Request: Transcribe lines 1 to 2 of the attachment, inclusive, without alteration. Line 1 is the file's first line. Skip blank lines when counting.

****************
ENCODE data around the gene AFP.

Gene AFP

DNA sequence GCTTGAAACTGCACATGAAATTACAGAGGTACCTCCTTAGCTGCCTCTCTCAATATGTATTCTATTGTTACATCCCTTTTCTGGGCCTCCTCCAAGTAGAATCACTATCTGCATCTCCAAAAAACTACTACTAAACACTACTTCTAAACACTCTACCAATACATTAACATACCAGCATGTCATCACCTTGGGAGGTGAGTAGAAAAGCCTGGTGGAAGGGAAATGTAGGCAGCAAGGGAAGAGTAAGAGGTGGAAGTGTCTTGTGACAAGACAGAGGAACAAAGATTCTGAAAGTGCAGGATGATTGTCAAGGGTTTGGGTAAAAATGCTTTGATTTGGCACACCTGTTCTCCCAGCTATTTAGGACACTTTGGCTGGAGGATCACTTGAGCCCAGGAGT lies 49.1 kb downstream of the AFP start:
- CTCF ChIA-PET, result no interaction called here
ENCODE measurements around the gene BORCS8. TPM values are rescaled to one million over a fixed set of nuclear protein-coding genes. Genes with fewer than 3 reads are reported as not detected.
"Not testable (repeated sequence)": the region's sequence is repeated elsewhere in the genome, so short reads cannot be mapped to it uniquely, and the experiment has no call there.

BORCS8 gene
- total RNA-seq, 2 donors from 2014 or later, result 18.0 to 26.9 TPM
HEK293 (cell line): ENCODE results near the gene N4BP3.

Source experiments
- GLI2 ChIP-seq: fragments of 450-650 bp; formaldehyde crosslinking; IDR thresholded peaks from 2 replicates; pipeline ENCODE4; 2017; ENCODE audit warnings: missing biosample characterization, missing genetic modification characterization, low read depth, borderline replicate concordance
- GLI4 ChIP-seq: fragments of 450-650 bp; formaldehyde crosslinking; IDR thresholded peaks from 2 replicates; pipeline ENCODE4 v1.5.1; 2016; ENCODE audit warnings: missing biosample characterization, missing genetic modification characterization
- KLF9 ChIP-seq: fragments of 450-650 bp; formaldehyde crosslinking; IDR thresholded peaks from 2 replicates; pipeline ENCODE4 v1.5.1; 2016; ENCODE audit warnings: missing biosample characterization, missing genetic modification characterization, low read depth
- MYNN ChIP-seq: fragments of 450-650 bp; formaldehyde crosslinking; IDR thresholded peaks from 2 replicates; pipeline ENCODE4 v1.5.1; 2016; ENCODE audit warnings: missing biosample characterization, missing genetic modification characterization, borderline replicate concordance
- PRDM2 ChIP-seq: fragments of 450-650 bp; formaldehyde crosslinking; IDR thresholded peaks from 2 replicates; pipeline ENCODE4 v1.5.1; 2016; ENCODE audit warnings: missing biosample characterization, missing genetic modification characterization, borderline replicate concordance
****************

ENCODE data around the gene AFP.

Gene AFP